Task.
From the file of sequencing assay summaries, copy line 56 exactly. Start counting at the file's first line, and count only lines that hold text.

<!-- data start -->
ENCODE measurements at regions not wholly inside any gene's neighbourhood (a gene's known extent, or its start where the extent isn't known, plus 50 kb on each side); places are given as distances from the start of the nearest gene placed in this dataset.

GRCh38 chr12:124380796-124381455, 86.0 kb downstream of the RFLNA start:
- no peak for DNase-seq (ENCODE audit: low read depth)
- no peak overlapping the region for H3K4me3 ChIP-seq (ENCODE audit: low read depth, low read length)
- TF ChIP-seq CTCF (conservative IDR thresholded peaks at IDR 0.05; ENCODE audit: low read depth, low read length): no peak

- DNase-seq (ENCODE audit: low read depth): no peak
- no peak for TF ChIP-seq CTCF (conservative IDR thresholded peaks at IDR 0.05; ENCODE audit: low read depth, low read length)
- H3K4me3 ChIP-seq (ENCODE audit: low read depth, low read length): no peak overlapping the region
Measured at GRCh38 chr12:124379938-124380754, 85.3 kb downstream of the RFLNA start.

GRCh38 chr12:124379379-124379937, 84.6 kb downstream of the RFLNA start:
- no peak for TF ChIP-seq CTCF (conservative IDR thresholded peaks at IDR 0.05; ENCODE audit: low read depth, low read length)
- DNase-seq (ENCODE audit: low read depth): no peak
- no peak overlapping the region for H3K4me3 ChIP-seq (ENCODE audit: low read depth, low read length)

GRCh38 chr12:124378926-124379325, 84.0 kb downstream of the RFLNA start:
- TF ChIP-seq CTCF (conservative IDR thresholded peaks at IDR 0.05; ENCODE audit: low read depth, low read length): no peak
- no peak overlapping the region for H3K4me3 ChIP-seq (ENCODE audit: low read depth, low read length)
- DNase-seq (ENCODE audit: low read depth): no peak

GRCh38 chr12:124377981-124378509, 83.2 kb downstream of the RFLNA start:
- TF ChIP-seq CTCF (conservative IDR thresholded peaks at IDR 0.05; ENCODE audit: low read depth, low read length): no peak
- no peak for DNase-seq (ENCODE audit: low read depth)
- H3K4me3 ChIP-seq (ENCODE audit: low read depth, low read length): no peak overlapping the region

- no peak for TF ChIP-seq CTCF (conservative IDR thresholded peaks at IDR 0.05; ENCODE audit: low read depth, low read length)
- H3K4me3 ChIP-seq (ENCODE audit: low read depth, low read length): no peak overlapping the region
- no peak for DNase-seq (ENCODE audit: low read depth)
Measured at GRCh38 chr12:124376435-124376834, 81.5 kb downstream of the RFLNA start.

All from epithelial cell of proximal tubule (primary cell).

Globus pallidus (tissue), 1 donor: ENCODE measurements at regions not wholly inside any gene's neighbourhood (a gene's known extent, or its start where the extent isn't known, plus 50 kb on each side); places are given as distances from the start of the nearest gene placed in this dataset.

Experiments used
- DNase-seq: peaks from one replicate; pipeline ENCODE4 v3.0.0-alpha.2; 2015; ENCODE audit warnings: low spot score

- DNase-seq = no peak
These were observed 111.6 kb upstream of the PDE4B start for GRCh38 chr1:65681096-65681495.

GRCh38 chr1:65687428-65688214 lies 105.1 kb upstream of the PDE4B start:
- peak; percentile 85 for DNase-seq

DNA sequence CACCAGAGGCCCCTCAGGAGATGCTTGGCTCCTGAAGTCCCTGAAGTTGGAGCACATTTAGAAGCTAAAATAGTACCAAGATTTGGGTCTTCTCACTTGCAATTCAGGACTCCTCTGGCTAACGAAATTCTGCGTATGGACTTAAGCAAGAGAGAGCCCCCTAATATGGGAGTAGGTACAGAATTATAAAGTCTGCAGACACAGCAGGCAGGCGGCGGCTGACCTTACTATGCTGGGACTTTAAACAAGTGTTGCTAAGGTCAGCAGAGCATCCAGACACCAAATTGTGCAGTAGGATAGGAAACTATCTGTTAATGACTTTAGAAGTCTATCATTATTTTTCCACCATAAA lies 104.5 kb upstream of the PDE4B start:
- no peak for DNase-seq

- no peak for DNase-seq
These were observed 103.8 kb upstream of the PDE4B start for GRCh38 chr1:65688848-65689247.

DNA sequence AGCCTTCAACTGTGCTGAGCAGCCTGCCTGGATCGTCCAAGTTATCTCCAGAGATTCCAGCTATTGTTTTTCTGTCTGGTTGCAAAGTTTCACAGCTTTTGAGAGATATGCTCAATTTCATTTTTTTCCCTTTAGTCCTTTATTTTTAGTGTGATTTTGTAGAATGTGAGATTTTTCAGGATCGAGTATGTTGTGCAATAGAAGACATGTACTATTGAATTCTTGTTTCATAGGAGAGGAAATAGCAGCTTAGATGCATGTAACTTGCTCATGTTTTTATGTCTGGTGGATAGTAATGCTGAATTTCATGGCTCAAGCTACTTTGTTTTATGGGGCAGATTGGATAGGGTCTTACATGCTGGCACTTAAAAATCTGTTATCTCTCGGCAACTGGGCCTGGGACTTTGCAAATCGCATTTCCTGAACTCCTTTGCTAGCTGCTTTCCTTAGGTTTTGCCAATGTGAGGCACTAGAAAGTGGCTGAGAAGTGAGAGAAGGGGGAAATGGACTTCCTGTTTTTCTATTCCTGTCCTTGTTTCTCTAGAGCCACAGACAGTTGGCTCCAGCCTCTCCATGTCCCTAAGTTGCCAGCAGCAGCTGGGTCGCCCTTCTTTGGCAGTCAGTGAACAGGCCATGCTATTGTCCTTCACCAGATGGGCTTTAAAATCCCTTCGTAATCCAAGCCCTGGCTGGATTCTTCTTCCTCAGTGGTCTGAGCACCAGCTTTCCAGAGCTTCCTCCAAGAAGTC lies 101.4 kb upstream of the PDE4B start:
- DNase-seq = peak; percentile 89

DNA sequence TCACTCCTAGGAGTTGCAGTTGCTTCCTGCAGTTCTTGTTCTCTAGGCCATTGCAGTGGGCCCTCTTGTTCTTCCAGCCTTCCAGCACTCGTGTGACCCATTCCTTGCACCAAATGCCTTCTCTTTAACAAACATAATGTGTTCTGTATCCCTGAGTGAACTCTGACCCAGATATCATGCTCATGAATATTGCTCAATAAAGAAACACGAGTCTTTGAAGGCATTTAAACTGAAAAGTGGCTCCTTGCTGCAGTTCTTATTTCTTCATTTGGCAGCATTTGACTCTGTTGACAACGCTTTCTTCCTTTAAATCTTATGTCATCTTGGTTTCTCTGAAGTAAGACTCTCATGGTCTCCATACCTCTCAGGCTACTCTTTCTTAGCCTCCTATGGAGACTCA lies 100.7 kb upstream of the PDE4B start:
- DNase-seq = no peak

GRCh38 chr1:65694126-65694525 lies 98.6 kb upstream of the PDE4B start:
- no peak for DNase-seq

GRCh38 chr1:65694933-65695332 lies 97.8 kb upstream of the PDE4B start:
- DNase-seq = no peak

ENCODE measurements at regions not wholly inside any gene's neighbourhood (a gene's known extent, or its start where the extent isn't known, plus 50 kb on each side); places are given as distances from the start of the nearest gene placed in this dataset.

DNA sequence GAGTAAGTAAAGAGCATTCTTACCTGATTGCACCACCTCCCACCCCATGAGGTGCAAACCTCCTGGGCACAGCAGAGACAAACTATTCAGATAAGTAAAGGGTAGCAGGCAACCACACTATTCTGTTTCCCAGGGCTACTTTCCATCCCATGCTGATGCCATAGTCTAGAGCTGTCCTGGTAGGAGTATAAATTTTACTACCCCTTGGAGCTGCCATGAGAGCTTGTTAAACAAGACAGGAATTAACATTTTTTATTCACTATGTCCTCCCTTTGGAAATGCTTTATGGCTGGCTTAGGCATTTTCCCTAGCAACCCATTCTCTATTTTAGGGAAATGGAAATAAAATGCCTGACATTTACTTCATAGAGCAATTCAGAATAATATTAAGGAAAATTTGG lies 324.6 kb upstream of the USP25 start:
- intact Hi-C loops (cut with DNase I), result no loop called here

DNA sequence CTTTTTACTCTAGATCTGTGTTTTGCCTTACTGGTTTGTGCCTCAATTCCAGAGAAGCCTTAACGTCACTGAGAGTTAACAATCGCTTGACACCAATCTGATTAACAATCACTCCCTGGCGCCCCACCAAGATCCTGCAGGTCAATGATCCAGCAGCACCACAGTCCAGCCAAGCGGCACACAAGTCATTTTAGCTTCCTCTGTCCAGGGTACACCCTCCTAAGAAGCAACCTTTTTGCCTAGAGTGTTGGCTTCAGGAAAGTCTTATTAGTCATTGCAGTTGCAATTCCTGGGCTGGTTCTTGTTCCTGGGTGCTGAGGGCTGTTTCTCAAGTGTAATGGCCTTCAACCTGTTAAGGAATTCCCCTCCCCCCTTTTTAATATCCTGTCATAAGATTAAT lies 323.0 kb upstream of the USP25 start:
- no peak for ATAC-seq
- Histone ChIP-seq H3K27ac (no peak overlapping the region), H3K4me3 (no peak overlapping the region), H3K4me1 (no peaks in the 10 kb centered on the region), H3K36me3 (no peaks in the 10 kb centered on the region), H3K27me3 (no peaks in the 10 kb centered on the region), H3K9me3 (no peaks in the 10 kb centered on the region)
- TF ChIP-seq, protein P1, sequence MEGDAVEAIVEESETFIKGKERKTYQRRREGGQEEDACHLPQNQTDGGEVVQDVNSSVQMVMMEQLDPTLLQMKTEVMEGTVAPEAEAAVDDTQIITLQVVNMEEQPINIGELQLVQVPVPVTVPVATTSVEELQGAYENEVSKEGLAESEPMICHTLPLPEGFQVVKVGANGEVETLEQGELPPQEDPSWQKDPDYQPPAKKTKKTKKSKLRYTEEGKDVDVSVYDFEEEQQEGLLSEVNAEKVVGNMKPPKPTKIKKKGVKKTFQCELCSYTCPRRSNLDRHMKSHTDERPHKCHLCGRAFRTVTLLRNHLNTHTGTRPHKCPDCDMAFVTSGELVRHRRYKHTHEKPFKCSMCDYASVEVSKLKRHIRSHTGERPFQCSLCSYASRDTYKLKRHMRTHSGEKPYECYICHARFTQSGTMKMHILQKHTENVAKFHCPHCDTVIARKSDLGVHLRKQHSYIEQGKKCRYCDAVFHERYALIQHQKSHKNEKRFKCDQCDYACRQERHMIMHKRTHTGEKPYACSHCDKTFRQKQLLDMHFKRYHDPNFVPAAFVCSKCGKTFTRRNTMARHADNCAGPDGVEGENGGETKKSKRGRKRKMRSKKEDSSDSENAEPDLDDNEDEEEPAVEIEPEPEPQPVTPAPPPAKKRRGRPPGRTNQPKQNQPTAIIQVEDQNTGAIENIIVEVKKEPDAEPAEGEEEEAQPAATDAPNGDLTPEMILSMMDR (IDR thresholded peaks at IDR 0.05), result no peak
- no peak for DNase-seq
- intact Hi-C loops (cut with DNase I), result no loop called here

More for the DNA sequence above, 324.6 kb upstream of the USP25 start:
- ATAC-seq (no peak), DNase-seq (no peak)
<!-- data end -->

- ATAC-seq (no peak), DNase-seq (no peak)